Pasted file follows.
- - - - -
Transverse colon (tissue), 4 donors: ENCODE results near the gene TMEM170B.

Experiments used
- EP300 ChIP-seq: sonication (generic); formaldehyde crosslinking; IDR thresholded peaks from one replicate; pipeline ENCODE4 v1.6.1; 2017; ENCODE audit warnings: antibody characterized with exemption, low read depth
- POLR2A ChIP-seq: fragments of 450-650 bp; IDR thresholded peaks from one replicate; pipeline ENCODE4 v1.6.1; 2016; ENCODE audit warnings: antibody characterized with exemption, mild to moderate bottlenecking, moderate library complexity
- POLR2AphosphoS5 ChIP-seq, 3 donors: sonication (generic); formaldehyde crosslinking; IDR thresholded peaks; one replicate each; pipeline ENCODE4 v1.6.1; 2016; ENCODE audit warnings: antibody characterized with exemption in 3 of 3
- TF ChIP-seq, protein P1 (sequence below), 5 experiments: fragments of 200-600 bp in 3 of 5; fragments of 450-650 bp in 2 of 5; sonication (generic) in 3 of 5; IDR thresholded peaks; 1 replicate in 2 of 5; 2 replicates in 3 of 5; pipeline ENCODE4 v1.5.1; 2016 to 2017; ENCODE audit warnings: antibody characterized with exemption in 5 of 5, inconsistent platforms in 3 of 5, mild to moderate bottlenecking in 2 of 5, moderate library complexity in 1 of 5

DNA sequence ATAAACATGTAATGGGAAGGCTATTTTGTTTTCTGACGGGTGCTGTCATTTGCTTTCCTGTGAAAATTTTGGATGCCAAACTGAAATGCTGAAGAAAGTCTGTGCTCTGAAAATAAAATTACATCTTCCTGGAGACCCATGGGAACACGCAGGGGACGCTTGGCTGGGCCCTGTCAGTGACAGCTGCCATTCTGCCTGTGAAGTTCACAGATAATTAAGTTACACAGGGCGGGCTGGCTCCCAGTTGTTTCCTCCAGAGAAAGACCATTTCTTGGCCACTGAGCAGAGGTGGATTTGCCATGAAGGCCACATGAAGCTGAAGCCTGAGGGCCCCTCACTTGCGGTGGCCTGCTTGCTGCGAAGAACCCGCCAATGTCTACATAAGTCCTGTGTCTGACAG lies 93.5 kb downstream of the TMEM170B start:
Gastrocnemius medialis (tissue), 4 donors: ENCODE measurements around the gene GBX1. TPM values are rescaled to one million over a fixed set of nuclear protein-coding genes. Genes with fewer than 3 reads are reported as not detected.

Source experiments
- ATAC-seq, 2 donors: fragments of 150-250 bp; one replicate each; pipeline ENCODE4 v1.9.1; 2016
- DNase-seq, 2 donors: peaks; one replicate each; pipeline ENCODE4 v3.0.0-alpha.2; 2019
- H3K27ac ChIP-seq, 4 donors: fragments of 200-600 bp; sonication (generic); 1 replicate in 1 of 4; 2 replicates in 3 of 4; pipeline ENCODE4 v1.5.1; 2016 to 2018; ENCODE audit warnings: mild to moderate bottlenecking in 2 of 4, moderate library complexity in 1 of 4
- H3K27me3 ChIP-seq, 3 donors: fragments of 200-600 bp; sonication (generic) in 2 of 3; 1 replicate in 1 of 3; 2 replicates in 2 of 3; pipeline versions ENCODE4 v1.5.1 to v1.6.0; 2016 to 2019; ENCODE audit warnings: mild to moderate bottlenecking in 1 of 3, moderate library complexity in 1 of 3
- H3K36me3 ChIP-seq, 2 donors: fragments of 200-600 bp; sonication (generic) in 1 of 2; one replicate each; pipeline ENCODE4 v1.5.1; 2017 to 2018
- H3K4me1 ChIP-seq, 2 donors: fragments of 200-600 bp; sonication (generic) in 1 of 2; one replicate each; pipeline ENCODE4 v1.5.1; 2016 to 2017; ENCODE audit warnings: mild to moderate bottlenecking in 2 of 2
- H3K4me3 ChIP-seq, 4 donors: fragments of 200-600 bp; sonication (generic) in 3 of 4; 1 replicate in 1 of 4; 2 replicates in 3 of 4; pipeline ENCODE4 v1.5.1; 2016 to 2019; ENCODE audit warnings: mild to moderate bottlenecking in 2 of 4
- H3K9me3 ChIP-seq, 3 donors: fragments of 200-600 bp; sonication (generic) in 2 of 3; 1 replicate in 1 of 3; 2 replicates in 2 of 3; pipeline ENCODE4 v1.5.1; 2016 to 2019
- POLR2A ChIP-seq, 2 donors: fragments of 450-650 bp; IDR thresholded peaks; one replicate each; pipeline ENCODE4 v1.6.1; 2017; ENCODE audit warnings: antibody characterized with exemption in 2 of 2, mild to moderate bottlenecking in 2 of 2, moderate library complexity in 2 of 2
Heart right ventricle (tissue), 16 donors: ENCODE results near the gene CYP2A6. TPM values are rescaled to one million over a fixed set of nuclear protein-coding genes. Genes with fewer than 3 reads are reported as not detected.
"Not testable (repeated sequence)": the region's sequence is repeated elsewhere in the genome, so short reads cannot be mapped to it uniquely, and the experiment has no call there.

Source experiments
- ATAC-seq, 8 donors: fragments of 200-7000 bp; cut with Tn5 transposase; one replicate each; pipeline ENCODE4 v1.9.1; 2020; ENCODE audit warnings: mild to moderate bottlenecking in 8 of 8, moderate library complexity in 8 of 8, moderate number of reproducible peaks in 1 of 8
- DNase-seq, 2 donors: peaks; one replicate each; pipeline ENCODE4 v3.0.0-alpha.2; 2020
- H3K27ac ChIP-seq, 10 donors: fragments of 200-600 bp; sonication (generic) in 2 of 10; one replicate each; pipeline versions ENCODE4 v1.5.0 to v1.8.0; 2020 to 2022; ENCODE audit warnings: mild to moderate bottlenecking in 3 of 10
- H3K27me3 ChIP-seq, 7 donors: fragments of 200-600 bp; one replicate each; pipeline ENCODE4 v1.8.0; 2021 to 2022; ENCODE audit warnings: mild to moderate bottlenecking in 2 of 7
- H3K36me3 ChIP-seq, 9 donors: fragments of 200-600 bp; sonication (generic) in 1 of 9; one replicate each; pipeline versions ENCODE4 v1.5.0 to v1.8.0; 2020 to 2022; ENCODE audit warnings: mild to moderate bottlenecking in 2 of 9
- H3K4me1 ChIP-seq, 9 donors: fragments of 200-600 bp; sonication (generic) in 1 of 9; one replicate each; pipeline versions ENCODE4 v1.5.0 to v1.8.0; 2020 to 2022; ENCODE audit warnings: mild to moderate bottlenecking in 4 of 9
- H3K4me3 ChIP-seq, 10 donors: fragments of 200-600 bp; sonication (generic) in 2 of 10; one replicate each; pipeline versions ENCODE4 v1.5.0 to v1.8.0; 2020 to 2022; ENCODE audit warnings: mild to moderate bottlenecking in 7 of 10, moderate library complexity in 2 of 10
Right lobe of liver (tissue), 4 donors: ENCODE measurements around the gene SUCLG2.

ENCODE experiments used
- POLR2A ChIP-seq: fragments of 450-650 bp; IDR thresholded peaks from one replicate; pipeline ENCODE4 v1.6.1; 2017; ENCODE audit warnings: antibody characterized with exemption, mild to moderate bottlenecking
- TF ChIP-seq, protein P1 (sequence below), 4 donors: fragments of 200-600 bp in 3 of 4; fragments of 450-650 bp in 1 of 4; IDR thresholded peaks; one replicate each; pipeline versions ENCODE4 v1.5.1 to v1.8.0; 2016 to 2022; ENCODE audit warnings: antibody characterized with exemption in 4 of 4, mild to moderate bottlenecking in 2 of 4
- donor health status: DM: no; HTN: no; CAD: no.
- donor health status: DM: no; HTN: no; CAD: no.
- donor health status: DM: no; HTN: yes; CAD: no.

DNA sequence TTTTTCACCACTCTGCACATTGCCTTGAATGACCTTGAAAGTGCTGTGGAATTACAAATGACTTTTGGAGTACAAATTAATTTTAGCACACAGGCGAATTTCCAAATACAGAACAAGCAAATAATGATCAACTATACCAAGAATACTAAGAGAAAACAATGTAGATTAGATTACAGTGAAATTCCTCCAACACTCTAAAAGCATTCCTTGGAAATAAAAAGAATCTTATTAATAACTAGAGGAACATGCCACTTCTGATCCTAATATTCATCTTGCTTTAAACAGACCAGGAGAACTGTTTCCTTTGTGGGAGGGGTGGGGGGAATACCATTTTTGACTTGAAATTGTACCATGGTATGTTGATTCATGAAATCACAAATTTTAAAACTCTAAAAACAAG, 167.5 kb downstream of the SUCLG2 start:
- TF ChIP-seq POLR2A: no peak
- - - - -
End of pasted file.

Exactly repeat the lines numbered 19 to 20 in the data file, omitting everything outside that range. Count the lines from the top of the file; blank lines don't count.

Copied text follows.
Heart right ventricle (tissue), 16 donors: ENCODE results near the gene CYP2A6. TPM values are rescaled to one million over a fixed set of nuclear protein-coding genes. Genes with fewer than 3 reads are reported as not detected.
"Not testable (repeated sequence)": the region's sequence is repeated elsewhere in the genome, so short reads cannot be mapped to it uniquely, and the experiment has no call there.